I’ve been a Transmit user since version 3 and have always liked it (and Panic, the company behind Transmit). When Transmit 5 was released with support for Amazon Drive, I was eager to try it.

Amazon lets Prime members store an unlimited number of photos, including RAW files — which is unique among cloud storage providers, to my knowledge — on Amazon Drive for free. It seemed like a good addition to my backup plan, and it would give me access to all of my photos on my phone or iPad (assuming I knew which ones I needed, since the Amazon Drive app doesn’t show previews of RAW files).

But because my photos are on an external hard drive, and Amazon doesn’t allow the sync folder to be on an external drive, there were a couple of things I didn’t like. First, I had to upload photos by dragging them to the Amazon Drive app, so I couldn’t do anything close to an automatic upload. Second, there was no good way to see my files in a traditional files-and-folders interface. I was hoping Transmit 5 could solve these problems.

Setting up the connection

Setting up the connection was simple. Just add a new server by clicking Servers > Add New Server or by clicking the + button at the bottom of the servers pane.

Select “Amazon Drive,” click Next, and you’ll be presented with an Amazon login screen.

  New server setup screen
Set up a new server

After you log in, Transmit will set up the new connection, and you’ll see a screen like the one below where you can change various attributes like the name of the connection.

  Amazon Drive setup screen
Amazon Drive configuration

Click Save, and you’re done.

On the front end, it works like any other connection in Transmit. You can browse the files in a Finder-like view, and you can preview them with Quick Look. (The files are still on a remote server, though, so Quick Look isn’t as fast as it is when previewing a local file.) One problem solved.

  Files and folders on Amazon Drive
There are my photos

Synchronization

One of Transmit’s great features is its ability to synchronize a local folder and a remote folder. If I could use Transmit to synchronize my Pictures folder on my external hard drive with my Pictures folder on Amazon Drive, that would solve the other problem.

Unlike in Transmit 4, where the Sync screen was behind a button that had both an intuitive icon and a “Sync” label, the Sync screen in Transmit 5 is hidden behind this unlabeled button that doesn’t really scream “synchronize” to me: Transmit Sync button

But once I found it, the screen looked (interface updates aside) and worked exactly like it did in Transmit 4.

  Transmit Sync screen
Same basic screen with an updated design

I simulated the sync first, and it took about one and a half minutes to determine that the local folder contained 378 files that weren’t on Amazon Drive. I proceeded to synchronize the folders, and everything went fine for about an hour. (I think Transmit is probably slower to upload that Amazon’s own app, but the extra features offered by Transmit are worth the trade-off to me.)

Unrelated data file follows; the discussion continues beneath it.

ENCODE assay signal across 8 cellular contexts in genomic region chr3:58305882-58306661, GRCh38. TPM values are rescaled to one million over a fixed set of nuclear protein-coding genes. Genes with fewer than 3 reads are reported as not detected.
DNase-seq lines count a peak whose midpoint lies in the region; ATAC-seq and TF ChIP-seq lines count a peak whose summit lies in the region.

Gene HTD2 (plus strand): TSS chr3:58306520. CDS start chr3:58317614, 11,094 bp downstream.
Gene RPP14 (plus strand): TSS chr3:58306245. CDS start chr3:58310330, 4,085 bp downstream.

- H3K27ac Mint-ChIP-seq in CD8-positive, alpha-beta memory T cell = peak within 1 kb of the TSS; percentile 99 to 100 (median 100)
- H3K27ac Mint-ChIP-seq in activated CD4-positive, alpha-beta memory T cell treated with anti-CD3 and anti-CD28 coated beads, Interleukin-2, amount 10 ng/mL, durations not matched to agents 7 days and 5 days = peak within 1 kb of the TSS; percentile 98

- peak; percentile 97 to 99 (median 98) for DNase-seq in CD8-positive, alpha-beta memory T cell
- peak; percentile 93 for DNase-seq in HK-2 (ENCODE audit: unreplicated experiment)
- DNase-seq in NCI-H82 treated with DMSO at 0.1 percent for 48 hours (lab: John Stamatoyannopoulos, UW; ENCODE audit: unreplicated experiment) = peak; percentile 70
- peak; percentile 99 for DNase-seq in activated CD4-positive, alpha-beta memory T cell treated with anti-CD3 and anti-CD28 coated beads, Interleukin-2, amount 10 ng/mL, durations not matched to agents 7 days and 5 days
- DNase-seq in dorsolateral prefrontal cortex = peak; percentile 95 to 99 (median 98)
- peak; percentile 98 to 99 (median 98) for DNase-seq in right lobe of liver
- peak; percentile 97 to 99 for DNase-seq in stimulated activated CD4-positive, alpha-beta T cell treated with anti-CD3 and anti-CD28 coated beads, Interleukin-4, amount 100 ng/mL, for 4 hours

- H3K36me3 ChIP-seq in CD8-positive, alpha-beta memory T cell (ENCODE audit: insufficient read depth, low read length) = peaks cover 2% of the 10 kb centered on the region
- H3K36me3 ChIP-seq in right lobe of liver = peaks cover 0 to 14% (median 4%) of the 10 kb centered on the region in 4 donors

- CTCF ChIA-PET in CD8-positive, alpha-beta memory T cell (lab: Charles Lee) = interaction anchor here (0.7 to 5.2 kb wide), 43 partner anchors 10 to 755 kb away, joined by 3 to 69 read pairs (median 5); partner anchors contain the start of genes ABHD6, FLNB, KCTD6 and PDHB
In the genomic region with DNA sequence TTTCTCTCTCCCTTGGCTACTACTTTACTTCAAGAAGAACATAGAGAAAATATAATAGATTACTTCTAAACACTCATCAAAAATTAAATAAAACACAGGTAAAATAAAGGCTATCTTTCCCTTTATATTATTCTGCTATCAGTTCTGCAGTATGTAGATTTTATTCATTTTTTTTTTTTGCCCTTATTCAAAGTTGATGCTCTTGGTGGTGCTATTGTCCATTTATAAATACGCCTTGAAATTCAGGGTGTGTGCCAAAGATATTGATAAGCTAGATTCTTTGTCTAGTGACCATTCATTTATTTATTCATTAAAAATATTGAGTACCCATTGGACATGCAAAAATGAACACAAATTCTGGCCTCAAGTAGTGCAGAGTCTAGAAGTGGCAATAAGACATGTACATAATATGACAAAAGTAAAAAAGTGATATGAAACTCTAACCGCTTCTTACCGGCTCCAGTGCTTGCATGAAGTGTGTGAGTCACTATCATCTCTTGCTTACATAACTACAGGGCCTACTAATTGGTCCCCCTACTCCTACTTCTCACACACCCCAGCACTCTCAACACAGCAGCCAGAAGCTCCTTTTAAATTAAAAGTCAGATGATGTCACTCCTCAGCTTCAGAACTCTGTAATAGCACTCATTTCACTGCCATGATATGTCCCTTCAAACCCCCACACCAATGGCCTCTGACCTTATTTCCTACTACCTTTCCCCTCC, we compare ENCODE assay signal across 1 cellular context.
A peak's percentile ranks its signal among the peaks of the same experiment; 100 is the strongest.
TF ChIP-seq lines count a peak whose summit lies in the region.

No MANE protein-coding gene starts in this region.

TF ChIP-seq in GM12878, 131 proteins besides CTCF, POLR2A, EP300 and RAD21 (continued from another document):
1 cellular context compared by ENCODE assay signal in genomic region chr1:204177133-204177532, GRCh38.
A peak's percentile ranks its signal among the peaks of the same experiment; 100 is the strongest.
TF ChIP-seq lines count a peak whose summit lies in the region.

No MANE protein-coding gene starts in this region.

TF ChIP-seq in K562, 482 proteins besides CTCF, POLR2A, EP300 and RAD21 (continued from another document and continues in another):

After about an hour (and all except 15 files successfully uploaded), uploads started failing. According to the message in Transmit, the Amazon token had expired; I suspect this was due to rate limiting. I simply closed the connection, reopened it, and synchronized again to fix the problem.

Purchase

This is just a nice touch, but the Panic website has Apple Pay enabled, and it was super easy to use. My MacBook is too old to support it, but it worked perfectly on my iPad. I just tapped the “Buy With  Pay” link and authorized it via Touch ID. My serial number was displayed in the browser and sent via email almost immediately.

In the end, Transmit 5 solved my problems with Amazon Drive well enough that I thought it was worth the $35 price tag. (It’s currently discounted; the regular price will be $45.)

Here’s Ben Gibbard covering a great ’90s song, Teenage Fanclub’s “The Concept.” I have to admit I didn’t like it at first, but it hooked me on the second listen. Can’t wait to hear the rest of the album.

 Ben Gibbard's New Album Is Teenage Fanclub's "Bandwagonesque," Covered Song For Song

Publishing Live Photos with Jekyll and LivePhotosKit JS

I recently posted three Live Photos using LivePhotosKit JS. My blog is built with Jekyll, and I wanted the Live Photos to display correctly on large and small screens. Since getting it to work took some trial and error, and there aren’t a lot of helpful resources other than Apple’s documentation, I wrote this post to explain how I got it to work.

The Apple way

First I tried Apple’s recommended method, adding the appropriate data- attributes to a <div> element:

<div
    data-live-photo
    data-photo-src="{{ site.url }}/images/live-photos/IMG_7280.JPG"
    data-video-src="{{ site.url }}/images/live-photos/IMG_7280.MOV"
    style="width: 640px; height: 852px">         
</div>

But I ran into a problem. It looked fine on a big screen, but the picture overflowed the <div>’s parent container on the iPhone screen in portrait orientation.

  Screen shot of the webpage on macOS
It looked the way I expected on macOS.
  Screen shot of the broken webpage on iOS
On iOS... not so great.